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We can't demand more A-League marketing then complain when we get it

Is Usain Bolt ready for the A-League? (EPA/ANTONIO LACERDA)
Expert
19th July, 2018
82

There’s no point criticising the Central Coast Mariners for offering Usain Bolt a trial when for years the A-League has been crying out for some actual marketing.

The world’s fastest ever athlete to trial for a place in the A-League? Sounds like the dumbest gimmick since Star Wars round to me.

On a related note, here are the attendances for the last five Mariners games at Central Coast Stadium last season: 5,264 against Brisbane Roar, 7,046 against the Wanderers, 7,082 against Sydney FC and 7,604 for the final game of the season against local rivals Newcastle Jets.

Aren’t we always being told that all the A-League needs to attract fans is boutique stadia? Well it doesn’t seem to be working in Gosford.

And there’s no point lecturing Mike Charlesworth about the integrity of the A-League when his team plays in front of a sea of empty seats every fortnight.

No point wondering whether Bolt can actually play either, or if signing him might deny a young Aussie a place in professional football, if the Mariners soon cease to exist. Because that’s exactly where we’re headed.

It’s easy for keyboard warriors like me to pin the blame for Central Coast’s problems on Charlesworth, but if he can no longer afford to pay the bills, then what?

If the Mariners need an injection of cash, and a global media frenzy like we saw this week helps generate exposure, then doesn’t Bolt’s trial actually make sense?

We’re always crying out for some marketing, but then when someone actually does it, we criticise them for that as well.

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Usain Bolt men's 4x100m relay Rio 2016 Olympic Games Athletics

Is Usain Bolt ready for the A-League? (EPA/ANTONIO LACERDA)

I don’t know about anyone else, but if my air conditioner is on the fritz this summer – and hey, I live in Brisbane – I will definitely be giving ActronAir a call.

Who? They’re Brisbane Roar’s new front-of-shirt sponsor.

If you were a Roar fan you couldn’t have missed the announcement. They added a frozen filter to all their social media posts for days in the build-up to the reveal.

Didn’t like it? Too bad. Because we can’t keep carping on about how A-League clubs need to engage with their fans and then complain when they actually do.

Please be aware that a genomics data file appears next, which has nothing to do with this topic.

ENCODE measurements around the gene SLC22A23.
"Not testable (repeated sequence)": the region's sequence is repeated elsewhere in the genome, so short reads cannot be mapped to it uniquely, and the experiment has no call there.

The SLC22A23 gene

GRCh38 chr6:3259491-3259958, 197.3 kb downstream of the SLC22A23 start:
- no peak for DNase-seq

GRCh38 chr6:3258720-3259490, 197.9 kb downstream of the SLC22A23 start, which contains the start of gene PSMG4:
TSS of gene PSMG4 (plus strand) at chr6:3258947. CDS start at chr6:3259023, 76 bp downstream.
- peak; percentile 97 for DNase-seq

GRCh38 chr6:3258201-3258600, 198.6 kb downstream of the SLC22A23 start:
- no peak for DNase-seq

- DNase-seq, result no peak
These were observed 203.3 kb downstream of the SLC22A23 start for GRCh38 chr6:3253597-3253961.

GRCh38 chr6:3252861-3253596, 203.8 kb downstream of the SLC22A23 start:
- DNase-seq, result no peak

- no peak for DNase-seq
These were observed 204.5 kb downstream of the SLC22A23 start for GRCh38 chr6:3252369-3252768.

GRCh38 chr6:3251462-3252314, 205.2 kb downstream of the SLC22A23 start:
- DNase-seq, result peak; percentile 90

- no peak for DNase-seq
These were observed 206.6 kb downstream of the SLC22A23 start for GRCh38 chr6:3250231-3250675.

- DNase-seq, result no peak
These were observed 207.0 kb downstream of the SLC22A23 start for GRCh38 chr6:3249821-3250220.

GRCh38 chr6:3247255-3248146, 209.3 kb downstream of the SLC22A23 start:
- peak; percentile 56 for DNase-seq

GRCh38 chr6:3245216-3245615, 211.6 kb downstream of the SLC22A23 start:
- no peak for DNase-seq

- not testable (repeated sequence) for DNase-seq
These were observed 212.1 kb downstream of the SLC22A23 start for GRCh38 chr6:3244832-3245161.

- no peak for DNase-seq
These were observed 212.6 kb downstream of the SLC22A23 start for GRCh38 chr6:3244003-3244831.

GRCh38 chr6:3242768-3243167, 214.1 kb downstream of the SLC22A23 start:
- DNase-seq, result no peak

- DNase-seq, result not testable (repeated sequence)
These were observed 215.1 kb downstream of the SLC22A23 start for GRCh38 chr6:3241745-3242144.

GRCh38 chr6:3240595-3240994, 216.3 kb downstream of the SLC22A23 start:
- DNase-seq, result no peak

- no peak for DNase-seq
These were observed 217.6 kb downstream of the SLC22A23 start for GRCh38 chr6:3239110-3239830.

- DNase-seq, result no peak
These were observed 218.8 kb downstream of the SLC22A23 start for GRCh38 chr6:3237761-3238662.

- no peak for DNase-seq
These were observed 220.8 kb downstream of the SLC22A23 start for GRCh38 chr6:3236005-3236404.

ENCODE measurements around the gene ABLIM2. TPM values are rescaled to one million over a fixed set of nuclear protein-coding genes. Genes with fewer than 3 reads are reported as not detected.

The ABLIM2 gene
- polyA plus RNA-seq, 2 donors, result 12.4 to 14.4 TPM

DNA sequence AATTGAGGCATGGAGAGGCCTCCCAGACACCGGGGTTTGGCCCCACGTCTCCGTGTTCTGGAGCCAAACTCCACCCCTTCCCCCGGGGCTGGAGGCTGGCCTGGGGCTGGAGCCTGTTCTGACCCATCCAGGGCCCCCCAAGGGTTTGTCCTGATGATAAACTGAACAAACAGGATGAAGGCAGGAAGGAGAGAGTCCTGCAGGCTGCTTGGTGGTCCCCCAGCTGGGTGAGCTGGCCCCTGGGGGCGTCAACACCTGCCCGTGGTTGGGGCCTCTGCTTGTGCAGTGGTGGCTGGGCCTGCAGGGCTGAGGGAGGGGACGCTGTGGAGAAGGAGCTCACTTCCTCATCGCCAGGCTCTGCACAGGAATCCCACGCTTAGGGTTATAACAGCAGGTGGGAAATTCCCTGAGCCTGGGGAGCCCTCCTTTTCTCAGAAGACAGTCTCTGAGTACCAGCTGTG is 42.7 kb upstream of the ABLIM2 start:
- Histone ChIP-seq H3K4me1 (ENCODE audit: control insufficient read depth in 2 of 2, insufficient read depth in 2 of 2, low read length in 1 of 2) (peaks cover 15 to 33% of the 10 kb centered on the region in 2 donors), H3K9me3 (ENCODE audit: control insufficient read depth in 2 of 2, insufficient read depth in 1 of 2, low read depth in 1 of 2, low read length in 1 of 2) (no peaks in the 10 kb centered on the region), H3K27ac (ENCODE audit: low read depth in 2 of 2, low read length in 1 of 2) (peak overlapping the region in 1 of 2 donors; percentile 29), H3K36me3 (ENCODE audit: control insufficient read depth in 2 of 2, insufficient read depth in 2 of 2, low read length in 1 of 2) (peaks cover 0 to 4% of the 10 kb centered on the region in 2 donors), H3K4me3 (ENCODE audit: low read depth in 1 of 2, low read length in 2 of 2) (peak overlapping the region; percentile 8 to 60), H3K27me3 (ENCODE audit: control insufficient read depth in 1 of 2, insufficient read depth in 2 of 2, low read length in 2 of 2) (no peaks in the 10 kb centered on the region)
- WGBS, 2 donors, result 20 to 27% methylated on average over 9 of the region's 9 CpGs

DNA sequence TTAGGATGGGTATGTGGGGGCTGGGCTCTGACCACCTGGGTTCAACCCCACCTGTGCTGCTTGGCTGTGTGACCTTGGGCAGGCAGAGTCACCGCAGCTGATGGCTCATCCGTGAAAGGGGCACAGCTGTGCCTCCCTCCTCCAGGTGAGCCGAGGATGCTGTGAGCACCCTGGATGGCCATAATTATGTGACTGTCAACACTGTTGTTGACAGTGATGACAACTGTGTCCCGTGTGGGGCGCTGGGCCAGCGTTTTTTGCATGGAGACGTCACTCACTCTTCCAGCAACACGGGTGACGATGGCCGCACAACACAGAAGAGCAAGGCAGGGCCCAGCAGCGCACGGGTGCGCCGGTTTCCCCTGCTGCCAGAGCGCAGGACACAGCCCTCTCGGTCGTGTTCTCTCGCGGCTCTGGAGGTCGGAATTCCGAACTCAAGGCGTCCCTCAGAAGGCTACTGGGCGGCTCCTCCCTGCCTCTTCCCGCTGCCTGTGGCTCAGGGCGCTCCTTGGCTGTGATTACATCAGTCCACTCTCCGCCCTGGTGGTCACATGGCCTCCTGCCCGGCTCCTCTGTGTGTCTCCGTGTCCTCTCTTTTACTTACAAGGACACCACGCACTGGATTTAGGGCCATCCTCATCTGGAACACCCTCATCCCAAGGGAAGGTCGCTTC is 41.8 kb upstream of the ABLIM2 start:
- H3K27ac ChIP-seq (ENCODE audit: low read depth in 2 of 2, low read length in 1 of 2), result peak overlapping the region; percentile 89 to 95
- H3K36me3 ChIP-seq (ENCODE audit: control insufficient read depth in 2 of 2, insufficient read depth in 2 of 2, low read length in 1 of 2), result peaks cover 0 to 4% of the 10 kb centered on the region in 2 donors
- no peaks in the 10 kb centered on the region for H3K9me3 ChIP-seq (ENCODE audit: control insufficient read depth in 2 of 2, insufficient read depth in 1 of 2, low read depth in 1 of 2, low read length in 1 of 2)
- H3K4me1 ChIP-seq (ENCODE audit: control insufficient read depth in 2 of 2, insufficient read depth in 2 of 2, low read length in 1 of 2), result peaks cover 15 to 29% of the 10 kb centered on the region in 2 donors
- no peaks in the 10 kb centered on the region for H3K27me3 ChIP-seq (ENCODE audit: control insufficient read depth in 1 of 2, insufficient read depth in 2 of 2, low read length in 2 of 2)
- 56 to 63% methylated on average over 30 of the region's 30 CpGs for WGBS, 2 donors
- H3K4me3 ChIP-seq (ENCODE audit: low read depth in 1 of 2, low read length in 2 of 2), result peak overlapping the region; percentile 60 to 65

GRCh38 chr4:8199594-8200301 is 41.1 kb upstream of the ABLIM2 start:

Even better was the Roar’s video announcing the fixtures for the season.

Did it look like it cost nothing to produce? That’s probably because it didn’t.

But it generated thousands of views for a club that has been putting plenty of thought into its social media for some time now.

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Personally I hope Perth Glory smash all-comers over the first few rounds of the season. Why? Because they’re clearly focussed on football.

Tony Popovic is the new coach. The vastly experienced Tony Pignata is the new chief executive. And they’ve just signed an international-calibre back four of Jason Davidson, Matthew Spiranovic, Tomislav Mrcela and Ivan Franjic.

We might even get to see a few of them in action when the Glory take on English Premier League giants Chelsea at Optus Stadium in Perth on Monday night.

It looks like we’ll be seeing one of Asian football’s biggest stars in an A-League jersey some time soon as well, if the rumours that Melbourne Victory are on the verge of signing Keisuke Honda are true.

[latest_videos_strip category=”football” name=”Football”]

Honda is one of the most talented players to have pulled on a Samurai Blue jersey in years. He’s a genuine star, and the sort of imposing figure who can take the A-League by the scruff of its neck.

We need more of all of this – media attention, viral videos, Australian homecomings and big-name marquees – if the A-League is to succeed in what is a crucial season for the game.

And it wouldn’t hurt to send Tim Cahill off with a farewell Socceroos friendly in the next international break as well.

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Because the A-League can’t keep going the way it has been. The Bolt saga may be a circus, but at least it’s one that more than a dwindling band of diehards might actually pay to see.